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Georgios Samaras explains the difference between mentality and psychology to Celtic's critics

GEORGIOS Samaras was at his brooding, compelling, enigmatic best when he made a welcome return to media duties at Lennoxtown yesterday.

Georgios Samaras has scored five times in the Champions League but only once domestically
Georgios Samaras has scored five times in the Champions League but only once domestically

Ostensibly, the purpose of his appearance was to promote the launch of an official Celtic channel on YouTube and to preview tonight's match at Hearts. Happily he soon slalomed off in more interesting directions.

Some unspecified displeasure with the media meant he had kept reporters at arm's length recently but a mixture of intelligence and candour makes Samaras one of the most interesting footballers in Scotland when he's in the mood. He never cracked a smile yesterday and met some questions with a barely-concealed exasperation, but he was terrific value.

Two topics got him animated. Firstly, the suggestion that Celtic had dropped 17 out of 42 available Clydesdale Bank Premier League points because their mentality wasn't quite right before and after Champions League matches (each of their defeats or draws in the league has come either side of a European tie). Secondly, he bristled at the idea that he might be happier or contributing more to the team now than he was a year ago, when Neil Lennon had praised him at Celtic's annual general meeting but added that his inconsistency meant he was "a player who could ultimately get me the sack".

First up, the players' mentality. No sooner were the words out than Samaras seized on them, going to some length to clarify what he saw as the clear distinction between having the right mentality and the right psychology. "It's nothing to do with mentality," he began. "To be honest, I hate that word. I don't agree that the mentality isn't right, or agree with that word. I know it is difficult to go from Champions League to SPL but that's the reason we're professionals. We need to switch on and be more focused and try to play our game.

"Psychology is a totally different thing from mentality. People might use mentality as an excuse. I'm not a believer in that but psychology is something else. When you're psychologically high, you're feeling good about yourself and feeling positive. That's a totally different thing from your mentality. You can't compare them or put them in the same cup. Of course we need to be in good psychological condition to do well and I think we are. But I don't believe we have a problem regarding mentality.

"It's normal to have ups and downs. I think what we've done during this period [the European campaign] has been like that. We've not been consistent and that's our problem. But we're always thinking positively. Hopefully after the Champions League game, I think we're going to find our form and open a gap between us and the other teams in the SPL."

Samaras scored the goal when Celtic beat Hearts 1-0 at Parkhead in October. Curiously it is the only domestic goal he has managed all season yet he has six in total, having scored once against all five of the clubs Celtic have faced in the Champions League qualifiers and group stage. It has been one of the most impressive spells of his near five-year career at the club. Or to outsiders it has been, at least.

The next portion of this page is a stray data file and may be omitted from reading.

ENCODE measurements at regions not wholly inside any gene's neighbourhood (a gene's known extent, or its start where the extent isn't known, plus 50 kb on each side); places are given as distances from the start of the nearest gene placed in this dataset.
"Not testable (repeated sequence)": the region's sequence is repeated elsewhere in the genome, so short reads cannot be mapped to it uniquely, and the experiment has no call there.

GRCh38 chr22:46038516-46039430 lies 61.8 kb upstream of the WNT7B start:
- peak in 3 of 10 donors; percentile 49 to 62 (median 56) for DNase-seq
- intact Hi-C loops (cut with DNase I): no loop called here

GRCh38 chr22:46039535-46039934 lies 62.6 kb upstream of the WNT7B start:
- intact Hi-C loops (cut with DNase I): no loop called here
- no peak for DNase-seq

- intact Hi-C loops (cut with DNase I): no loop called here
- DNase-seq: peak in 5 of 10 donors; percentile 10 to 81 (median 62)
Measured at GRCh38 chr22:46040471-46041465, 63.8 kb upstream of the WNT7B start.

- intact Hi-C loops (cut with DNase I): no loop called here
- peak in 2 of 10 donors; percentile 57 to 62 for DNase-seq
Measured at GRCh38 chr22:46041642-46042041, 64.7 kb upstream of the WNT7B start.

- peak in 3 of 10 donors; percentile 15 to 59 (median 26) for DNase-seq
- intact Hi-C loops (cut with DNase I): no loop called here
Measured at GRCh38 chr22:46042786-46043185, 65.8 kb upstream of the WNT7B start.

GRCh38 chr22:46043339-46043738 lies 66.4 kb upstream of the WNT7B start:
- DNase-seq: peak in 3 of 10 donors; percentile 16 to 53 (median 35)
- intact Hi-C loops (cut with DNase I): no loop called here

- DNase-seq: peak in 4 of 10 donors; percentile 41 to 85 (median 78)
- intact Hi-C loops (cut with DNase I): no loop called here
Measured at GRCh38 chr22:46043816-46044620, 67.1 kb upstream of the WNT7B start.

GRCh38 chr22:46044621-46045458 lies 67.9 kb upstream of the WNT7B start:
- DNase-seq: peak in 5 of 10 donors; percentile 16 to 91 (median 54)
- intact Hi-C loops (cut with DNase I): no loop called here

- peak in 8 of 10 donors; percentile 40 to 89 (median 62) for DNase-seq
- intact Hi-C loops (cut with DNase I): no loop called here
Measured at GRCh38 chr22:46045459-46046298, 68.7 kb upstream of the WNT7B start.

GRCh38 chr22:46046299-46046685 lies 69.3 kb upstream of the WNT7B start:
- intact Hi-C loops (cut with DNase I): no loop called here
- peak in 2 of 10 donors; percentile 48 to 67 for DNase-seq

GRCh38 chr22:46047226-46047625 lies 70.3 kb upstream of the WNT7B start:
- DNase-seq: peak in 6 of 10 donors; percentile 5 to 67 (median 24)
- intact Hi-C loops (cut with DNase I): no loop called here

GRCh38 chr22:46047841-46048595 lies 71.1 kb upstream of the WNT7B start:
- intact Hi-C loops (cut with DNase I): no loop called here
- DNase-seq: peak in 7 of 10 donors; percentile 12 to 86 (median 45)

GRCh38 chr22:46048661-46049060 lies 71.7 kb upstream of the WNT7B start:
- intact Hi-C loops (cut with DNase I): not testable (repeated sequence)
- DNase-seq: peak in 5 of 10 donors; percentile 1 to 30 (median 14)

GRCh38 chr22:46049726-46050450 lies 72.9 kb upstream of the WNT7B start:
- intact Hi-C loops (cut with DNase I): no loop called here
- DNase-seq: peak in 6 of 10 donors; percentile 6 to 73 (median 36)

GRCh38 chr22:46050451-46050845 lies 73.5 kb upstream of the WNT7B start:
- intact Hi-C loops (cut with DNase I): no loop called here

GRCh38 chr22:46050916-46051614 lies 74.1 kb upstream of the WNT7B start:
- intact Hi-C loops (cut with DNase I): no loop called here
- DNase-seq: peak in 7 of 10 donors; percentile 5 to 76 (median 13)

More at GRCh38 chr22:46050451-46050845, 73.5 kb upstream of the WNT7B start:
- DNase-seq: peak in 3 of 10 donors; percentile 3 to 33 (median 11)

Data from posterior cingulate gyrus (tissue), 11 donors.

The Greek himself remained utterly unmoved when it was put to him that his popularity had never been higher. "I just play my game. If people like me: good. If they don't like me: again, it's good. I don't care. I play because I love football, nothing else. Nothing has changed. I'm here for five years and I hear the same things every time I sit in this chair [to do interviews]: you're leaving the club, you're on the transfer list, other clubs want you, you're staying, you're going, you're playing well, you're not playing well. I just ignore it all and play my game. Nothing has changed."

But surely this was a more rewarding spell than a year ago? "Nothing at all has changed."

Didn't the manager say there had been a heart-to-heart discussion? "It's like all the players with the manager: I had a chat. I asked him for something and he did it and that was it. I said to him I needed a run of games to find a rhythm, nothing else. Not be in and out of the team. For a period it was normal; I was in and out of the team because I was really tired after the World Cup [in 2010]. But we had a chat and I had a good rest last summer. It was a normal thing between a player and the manager, nothing more. It's not that I did anything special, or he did something special. We just sit round the table and talk about what was good for the club."

It couldn't have been an easy time? "It was really easy, trust me."

Even when supporters booed during last season's home game against Sion? "I don't care. They can do whatever they want. If they want to close their eyes when I have the ball, fine. If I score a goal and they don't celebrate, fine. I just play for Celtic. That's my club and I've proved that by committing to the club for five years. I think I've proved a lot of things regarding my attitude, just by being here."

If Celtic want their YouTube project to be a hit, they should fill it with Samaras's best interviews.

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